Robert Bloomfield ( )

A First View of the Sea

ARE these the famed, the brave South Downs,
That like a chain of pearls appear;
Their pale-green sides and graceful crowns?
To freedom, thought, and peace, how dear!
To freedom, for no fence is seen;
To thought, for silence soothes the way;
To peace, for oer the boundless green
Unnumbered flocks and shepherds stray.

Now, now we ve gained the utmost height:
Where shall we match the vale below?
The Weald of Sussex, glorious sight,
Old Chankbury, from the tufted brow.
And here old Sissa, so they tell,
The Saxon monarch, closed his days;
I judge they played their parts right well,
But cannot stop to sing their praise.

For yonder, near the oceans brim,
I see, I taste, the coming joy;
There Mary binds the withered limb,
The mother tends the poor lame boy.
My heart is thereSleep, Romans, sleep;
And what are Saxon kings to me?
Let me, O thou majestic Deep,
Let me descend to love and thee.

And may thy calm, fair-flowing tide
Bring Peace and Hope, and bid them live;
And Night, whilst wandering by thy side,
Teach wisdom,teach me to forgive.
Then, when my heart is whole again,
And Fancys renovated wing
Sweeps oer the terrors of thy reign,
Strong on my soul those terrors bring.

Oaks, British oaks, form all its shade,
Dark as a forests ample crown;
Yet by rich herds how cheerful made,
And countless spots of harvest brown!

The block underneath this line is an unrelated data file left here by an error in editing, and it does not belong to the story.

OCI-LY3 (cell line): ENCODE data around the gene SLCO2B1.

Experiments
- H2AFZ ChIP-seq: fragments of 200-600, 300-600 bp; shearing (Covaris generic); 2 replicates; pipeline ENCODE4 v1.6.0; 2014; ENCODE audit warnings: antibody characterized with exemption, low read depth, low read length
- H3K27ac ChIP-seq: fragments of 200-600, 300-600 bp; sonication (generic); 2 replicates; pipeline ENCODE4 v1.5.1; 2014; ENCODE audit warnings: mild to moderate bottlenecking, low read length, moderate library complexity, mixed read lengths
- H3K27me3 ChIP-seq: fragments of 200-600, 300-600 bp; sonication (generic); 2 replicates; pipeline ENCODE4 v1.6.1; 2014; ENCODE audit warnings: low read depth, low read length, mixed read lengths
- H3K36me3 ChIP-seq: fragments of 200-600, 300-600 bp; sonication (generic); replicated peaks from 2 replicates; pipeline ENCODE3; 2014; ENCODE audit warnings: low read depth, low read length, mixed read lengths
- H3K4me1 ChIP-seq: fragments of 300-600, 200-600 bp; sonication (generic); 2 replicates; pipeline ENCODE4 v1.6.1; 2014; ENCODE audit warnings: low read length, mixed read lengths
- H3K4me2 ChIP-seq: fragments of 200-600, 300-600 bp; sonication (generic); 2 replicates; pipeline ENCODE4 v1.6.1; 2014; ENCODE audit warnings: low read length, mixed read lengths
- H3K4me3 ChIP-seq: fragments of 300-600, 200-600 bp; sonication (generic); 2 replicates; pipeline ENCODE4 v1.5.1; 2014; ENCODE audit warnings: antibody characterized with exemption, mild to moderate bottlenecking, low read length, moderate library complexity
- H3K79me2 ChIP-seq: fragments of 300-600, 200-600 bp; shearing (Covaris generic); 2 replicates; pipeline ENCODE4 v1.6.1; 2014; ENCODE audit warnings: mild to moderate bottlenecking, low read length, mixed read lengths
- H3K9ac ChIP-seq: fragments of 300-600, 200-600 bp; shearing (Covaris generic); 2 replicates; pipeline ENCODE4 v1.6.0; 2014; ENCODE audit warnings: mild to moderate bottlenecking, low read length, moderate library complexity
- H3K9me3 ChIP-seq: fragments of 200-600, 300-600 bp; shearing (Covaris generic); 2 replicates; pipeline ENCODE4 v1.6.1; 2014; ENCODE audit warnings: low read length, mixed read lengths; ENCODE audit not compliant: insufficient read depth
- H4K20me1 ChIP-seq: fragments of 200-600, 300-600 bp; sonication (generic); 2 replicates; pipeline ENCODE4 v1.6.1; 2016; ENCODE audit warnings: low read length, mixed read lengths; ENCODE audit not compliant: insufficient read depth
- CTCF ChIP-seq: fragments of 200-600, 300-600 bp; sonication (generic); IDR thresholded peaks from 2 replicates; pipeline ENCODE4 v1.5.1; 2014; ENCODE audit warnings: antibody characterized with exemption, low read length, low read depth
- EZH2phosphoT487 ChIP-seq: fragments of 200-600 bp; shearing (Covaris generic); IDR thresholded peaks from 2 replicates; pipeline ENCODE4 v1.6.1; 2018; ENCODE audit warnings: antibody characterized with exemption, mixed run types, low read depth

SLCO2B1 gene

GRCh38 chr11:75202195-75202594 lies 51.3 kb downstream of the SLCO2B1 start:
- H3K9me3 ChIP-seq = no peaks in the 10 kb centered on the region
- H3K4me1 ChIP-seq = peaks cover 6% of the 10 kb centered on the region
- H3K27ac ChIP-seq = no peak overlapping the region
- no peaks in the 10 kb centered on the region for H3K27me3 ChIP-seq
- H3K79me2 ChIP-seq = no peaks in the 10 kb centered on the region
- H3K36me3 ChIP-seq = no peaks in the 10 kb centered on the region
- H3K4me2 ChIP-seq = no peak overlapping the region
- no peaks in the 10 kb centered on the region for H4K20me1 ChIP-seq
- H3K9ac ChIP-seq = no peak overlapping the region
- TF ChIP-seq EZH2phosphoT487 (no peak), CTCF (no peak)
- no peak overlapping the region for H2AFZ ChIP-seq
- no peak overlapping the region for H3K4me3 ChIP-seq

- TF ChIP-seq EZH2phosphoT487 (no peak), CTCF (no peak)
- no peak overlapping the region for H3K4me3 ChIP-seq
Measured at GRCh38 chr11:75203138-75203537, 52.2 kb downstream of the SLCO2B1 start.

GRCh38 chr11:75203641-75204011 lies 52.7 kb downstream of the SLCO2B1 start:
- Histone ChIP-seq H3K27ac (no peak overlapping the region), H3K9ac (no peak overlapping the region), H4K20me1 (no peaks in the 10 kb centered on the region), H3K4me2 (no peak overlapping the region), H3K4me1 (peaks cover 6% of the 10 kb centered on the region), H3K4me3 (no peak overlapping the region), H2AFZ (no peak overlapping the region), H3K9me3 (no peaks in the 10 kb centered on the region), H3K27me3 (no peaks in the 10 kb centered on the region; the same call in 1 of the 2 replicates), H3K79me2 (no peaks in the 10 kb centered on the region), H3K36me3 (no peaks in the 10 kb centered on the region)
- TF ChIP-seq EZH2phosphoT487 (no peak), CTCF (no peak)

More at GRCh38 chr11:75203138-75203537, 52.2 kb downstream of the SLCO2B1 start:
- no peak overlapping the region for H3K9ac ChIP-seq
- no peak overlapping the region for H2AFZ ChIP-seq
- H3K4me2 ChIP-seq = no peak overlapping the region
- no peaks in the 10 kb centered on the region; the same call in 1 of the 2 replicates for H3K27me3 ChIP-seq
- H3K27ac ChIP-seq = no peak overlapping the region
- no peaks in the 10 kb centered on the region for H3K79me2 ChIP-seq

But what s yon southward dark-blue line,
Along the horizons utmost bound,
On which the weary clouds recline,
Still varying half the circle round?

The sea! the sea! my God! the sea!
Yon sunbeams on its bosom play!
With milk-white sails expanded free
There ploughs the bark her cheerful way!
I come, I come, my heart beats high;
The greensward stretches southward still;
Soft in the breeze the heath-bells sigh;
Up, up, we scale another hill!

A spot where once the eagle towered
Oer Albions green primeval charms,
And where the harmless wild-thyme flowered
Did Romes proud legions pile their arms.
In Infants haunts I ve dreamed of thee,
And where the crystal brook ran by
Marked sands and waves and open sea,
And gazed, but with an infants eye.

T was joy to pass the stormy hour
In groves, when childhood knew no more;
Increase that joy, tremendous power,
Loud let thy world of waters roar.
And if the scene reflection drowns,
Or draws too strongly raptures tear,
I ll change it for these lovely Downs,
This calm smooth turf, and worship here!

Robert Bloomfield's other poems:
  1. A Visit to Renelagh
  2. Rosy Hannah
  3. Barnham Water
  4. The Horkey
  5. Lines Occasioned by a Visit to Whittlebury Forest, Northamptonshire, in August, 1800

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